Even COVID, which threw a wrench into everyone’s lives in 2020, couldn’t deter his enthusiasm. “I actually traveled back home to finish that spring semester from Kenya,” he says. “I also took a few summer classes online. We made it work, even though the time zones forced me to take exams at midnight! Thankfully, they began to allow students back into the country if we were vaccinated. It was so good to be back in person with my friends, even if we were all masked!”

Entrepreneurship in particular drew Jesse’s attention, since he was chosen to be part of the Data Mine learning community. “All of the people on my floor in Harrison were part of the Entrepreneurship and Innovation certificate,” he says. “Everybody is hungry to create. We’re all asking each other, ‘What are you doing?’ ‘What are you doing?’ We’re even placing bets on who’s going to make their first million!”

Jesse sees a perfect balance between entrepreneurship and engineering. “Engineering teaches you how to design a product,” he says. “Entrepreneurship helps you consider the business side of things: how can I turn this into a viable product? Now I can think about creating not just a product, but a whole company. That’s why I loved these marketing and business classes. It felt like a crash-course MBA!”

“The main thing you learn in engineering is how to take a problem and break it down into smaller problems,” he continues. “It may seem like a behemoth at first, but by taking it down into bite-size pieces, you really learn how to solve problems. It’s also very teamwork-oriented. I think every single class I took at Purdue offered an opportunity to help each other. You learn to work with all sorts of different people, whether they are in business or engineering.”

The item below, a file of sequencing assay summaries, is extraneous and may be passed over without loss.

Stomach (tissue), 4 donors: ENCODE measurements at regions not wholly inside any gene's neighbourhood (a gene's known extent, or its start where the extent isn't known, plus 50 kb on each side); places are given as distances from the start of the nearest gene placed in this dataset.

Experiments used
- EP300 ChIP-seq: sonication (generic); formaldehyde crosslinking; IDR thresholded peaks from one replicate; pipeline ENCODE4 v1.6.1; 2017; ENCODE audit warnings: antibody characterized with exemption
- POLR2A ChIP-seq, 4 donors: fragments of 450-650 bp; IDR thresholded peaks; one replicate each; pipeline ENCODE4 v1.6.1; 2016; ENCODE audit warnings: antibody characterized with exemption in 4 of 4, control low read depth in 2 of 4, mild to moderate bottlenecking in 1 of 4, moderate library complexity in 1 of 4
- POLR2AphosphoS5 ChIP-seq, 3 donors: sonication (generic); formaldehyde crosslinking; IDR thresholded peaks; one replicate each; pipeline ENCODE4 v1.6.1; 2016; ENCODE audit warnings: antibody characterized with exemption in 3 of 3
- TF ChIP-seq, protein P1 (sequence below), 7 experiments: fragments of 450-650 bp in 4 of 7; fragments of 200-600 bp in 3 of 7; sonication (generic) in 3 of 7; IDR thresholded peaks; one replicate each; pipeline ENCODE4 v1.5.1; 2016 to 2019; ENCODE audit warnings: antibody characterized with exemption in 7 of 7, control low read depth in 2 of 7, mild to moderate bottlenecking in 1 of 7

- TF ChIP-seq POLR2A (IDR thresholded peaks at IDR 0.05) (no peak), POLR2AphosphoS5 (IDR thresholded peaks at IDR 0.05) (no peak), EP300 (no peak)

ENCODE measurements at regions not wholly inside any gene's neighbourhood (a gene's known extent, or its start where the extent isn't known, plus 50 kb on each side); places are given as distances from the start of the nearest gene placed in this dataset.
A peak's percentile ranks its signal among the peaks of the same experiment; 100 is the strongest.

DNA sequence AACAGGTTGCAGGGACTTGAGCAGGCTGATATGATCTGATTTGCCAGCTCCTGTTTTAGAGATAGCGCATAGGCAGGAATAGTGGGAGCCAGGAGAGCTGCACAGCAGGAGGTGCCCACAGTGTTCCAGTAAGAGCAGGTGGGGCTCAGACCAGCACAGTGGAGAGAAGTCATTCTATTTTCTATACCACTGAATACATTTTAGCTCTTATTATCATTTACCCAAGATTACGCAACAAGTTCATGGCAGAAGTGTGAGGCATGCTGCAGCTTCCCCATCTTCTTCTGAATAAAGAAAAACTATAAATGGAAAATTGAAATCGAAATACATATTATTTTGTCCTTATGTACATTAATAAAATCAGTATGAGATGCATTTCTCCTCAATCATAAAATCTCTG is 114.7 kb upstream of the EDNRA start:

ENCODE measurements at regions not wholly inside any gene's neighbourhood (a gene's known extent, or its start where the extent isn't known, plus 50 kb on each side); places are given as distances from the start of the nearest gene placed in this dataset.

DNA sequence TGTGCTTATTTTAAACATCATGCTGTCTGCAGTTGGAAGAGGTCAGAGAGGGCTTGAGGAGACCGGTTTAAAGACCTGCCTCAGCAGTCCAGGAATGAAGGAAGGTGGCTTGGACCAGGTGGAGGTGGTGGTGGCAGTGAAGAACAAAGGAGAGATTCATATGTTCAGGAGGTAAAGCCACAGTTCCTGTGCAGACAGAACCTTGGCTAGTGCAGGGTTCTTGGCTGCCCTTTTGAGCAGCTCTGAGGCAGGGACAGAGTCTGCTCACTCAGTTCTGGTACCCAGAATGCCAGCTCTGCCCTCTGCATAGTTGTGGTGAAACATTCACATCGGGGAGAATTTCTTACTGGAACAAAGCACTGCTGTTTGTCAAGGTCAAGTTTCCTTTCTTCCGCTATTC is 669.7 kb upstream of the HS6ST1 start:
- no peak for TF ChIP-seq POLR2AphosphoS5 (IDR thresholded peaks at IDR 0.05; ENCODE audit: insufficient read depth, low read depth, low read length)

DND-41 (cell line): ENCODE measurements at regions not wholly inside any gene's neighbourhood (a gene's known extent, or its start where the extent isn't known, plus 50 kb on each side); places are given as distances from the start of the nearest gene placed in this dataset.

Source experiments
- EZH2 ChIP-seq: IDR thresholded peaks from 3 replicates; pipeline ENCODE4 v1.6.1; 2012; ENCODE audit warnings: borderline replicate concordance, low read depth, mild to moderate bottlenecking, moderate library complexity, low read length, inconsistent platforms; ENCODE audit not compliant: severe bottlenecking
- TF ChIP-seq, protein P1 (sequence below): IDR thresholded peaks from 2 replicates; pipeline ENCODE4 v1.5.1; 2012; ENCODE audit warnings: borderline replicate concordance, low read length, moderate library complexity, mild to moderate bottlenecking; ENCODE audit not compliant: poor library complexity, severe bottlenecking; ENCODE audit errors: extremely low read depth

This led Jesse to try his hand at consulting clubs, many of which interacted with real-life businesses. “We had a CEO give us the greatest feedback,” he remembers. “He said, ‘Your team has broken this down in a way that it took my own team years to accomplish. Thank you for your great work.’ Had I not had engineering training, we probably wouldn’t have been able to do that. It gave me a huge upper hand in my entrepreneurship pursuits.”

Jesse sees entrepreneurship and engineering as working hand-in-hand.

All his hard work paid off. Jesse will soon start a full-time job at yet2, an innovation consulting firm based in Waltham, Massachusetts. “I’m so thankful for the experience Purdue gave me,” he says. “In my interview, they asked me about all the projects I worked on at Purdue; all the classes I took at Purdue; all the clubs I participated in at Purdue. They saw that I had the whole package, with both business and engineering experience.”

“Sometimes when you’re taking these tough classes, and your grades aren’t that great, your confidence tends to fluctuate,” he reflects. “You ask yourself, ‘Am I a good enough engineer?’ For me, the proof came when I began to interact with people in the business world. They actually told me, ‘We see the differences in you, compared to other people.’ All these things gave me the confidence that Purdue really did a good job to mold me, to be the best engineer I could be. I couldn’t ask for more!”


Writer: Jared Pike, jaredpike@purdue.edu, 765-496-0374